November 20, 2017

Rehoboth Ramblings

Elephants & Birds & Bulls, Oh My!

Posted

I've been hanging on to a newspaper clipping, waiting for an opportunity to use it. It's about a very expensive coffee that is brewed from beans that have passed through (and out of) an elephant's gut. (Which more accurately describes your reaction to this: "yuck" or "ewww"?) More on this in a minute, but now I have a companion piece for this bit of trivia. It is a more recent article about a fancy facial that uses bird poop in its ingredients.

Yes, I am straying into humorist Dave Barry's territory here and as he would say, I'm not making this up. First, about the elephants: they live on a plantation in northern Thailand and are fed their usual vegetarian diet plus coffee beans. Apparently the elephants don't digest the coffee beans well and so the excreted beans are easy to find in the animals' dung. Then the recovered beans are cleaned and processed. The guts of the elephants act as sort of slow cookers for the coffee beans, imparting a special taste that is especially smooth and not bitter (so they say). They also say that the elephants don't absorb much caffeine. The thought of a herd of these massive beasts with coffee nerves is pretty scary.

Let us offer a word of sympathy to the poor local women (the wives of the elephant mahouts, or handlers) who have to pick through the end product to find the beans. I'm sure you can think of a vulgar adjective to describe this job. We can only wonder what these women think, though we probably have a pretty good idea. I suppose it is better than working in a garment factory hellhole in an overcrowded city slum.

The man behind (no pun intended) "Black Ivory" coffee is a Canadian named Blake Dinkins, who developed and is marketing the special brew. I like coffee and I like elephants, but I would rather stick with coffee from Dunkin' rather than Dinkins'. For one thing his exclusive coffee is ridiculously expensive, like $50 a serving, due to the expense of maintaining the elephants. Are there that many novelty-seeking wealthy people willing to keep this operation in business for long? And we complain about Starbucks!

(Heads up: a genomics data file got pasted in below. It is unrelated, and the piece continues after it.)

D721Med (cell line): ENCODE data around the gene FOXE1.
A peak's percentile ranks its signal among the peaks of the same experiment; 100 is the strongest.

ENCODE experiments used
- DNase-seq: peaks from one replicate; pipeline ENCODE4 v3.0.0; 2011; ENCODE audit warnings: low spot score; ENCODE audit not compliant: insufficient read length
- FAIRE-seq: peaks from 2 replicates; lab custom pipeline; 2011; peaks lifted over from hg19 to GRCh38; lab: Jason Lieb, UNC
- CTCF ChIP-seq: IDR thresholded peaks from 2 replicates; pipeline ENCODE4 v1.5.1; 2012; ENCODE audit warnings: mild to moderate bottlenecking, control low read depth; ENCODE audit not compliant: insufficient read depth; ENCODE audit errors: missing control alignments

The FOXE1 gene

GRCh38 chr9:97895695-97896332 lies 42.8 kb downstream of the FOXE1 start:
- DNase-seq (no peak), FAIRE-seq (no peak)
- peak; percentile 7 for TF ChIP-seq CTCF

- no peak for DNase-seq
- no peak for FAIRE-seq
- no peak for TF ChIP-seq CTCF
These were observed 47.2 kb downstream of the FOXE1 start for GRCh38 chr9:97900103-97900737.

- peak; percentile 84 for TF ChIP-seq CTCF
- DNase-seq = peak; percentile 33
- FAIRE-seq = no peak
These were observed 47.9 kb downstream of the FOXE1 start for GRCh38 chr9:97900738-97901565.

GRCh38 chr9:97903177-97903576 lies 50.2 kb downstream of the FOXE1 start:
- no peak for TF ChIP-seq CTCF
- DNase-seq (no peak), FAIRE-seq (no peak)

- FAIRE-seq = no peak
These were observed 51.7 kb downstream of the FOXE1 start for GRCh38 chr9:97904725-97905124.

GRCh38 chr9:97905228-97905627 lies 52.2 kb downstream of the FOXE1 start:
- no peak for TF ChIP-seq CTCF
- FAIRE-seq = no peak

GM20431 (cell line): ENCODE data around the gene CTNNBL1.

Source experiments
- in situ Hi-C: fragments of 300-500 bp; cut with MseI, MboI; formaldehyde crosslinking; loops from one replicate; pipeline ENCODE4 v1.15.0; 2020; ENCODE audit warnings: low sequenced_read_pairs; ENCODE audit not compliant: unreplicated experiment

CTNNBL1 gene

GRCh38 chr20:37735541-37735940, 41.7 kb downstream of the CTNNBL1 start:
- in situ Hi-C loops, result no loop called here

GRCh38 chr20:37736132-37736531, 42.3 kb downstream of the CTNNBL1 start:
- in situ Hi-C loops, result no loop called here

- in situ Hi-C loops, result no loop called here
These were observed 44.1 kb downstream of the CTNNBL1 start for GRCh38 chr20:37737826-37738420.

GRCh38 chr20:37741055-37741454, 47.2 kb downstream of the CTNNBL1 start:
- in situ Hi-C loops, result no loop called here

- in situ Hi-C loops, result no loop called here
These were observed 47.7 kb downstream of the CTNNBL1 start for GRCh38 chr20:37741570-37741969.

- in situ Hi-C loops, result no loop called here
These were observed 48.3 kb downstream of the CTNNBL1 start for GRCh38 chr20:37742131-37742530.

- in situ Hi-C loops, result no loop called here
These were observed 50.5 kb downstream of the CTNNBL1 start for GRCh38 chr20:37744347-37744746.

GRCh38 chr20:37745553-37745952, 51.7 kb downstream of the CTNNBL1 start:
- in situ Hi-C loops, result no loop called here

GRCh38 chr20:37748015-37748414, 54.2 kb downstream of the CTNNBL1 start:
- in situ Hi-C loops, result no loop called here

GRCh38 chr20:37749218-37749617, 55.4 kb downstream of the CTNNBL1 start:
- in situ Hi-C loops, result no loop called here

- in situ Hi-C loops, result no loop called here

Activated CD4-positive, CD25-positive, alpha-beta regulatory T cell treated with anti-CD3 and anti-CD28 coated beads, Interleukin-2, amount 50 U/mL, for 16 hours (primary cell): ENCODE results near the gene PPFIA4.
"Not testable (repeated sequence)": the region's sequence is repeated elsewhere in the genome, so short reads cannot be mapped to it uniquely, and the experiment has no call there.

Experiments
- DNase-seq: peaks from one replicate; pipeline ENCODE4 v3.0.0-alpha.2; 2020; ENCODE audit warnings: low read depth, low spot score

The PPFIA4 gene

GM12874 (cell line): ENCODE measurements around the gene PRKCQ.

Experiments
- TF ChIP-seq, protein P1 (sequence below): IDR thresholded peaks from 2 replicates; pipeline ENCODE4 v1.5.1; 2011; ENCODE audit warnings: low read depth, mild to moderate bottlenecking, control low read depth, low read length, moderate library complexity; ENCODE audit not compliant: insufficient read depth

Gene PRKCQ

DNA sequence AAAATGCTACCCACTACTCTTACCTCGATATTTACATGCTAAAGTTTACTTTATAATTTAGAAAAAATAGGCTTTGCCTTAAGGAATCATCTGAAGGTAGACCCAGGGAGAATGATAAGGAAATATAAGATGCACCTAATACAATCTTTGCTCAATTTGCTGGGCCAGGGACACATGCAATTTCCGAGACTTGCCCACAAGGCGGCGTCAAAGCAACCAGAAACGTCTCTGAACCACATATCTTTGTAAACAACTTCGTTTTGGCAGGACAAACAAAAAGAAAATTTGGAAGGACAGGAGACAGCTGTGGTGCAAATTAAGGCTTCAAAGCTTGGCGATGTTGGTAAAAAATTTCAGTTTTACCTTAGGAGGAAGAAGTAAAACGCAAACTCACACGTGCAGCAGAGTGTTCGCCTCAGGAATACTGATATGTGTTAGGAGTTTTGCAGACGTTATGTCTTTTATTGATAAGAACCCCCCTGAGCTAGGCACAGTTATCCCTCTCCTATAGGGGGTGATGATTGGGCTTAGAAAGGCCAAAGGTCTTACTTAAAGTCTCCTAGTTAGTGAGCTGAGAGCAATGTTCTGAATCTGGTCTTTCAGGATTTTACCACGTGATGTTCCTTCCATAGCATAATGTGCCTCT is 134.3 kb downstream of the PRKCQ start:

Now for the facials mentioned above: the secret ingredient is extracted (and sterilized) from the poop of a certain species of Japanese nightingale. Not just any bird will do (I am looking out the window at the disgusting robin poop on my car.) The news article makes a few cracks about how city pigeons need not apply. This facial costs $180 at an upscale Manhattan salon off Fifth Avenue, though it goes for $129 in trendy Santa Fe. The sanitized bird excrement is mixed with toasted rice bran and applied to the face for five minutes, then removed with a gentle cleanser. Though new to American women, this beauty routine is apparently popular in Japan. One New York dermatologist was not that impressed and said you could get the same effect using an inexpensive apricot facial scrub from the drugstore.

One has to ask, whoever thought of putting bird poop on your face in the first place? Or, whoever first noticed a few coffee beans in elephant dung and said, "Say, let's wash these beans off and roast them and see what it tastes like."

My third entry (not quite so gross) in odd news from the animal kingdom is that you will now be able to run with bulls not just in Spain but in similar events in the US, including Atlanta, and Houston, and Petersburg, VA. (You might think that the words "Bull Run" would have a different meaning for people in Virginia, but then they called that Civil War battle Manasses.) Fees range from $40 to $75 and thousands have already signed up for the single-day events.

According to the publicity for it ("Grab Life by the Horns"), these offshoots of the controversial running of the bulls in Pamplona are supposed to be somewhat safer than the original. A couple of people were tossed and gored by bulls this summer in Spain, and 15 people have been killed during the traditional Pamplona event over the past century. It's a high-risk endeavor.

The bulls to be used in the US are not as aggressive as the Spanish ones, which are bred for bullfighting, and the courses are designed so that runners can more easily get out of the way of the bulls. The running of the bulls will be followed by the always popular food fight, Tomato Royale. No thanks. Didn't your mother ever tell you not to play with your food?

Running with bulls -- not my thing, even if I were young, which I'm not. Meandering with mutts is more in my line, though it's not so exciting. So if you want to spend a large sum of money to drink elephant-dung coffee, put bird poop on your face, and/or run down the street while being chased by a bull, be my guest, but count me out. I guess I'm just no fun any more.

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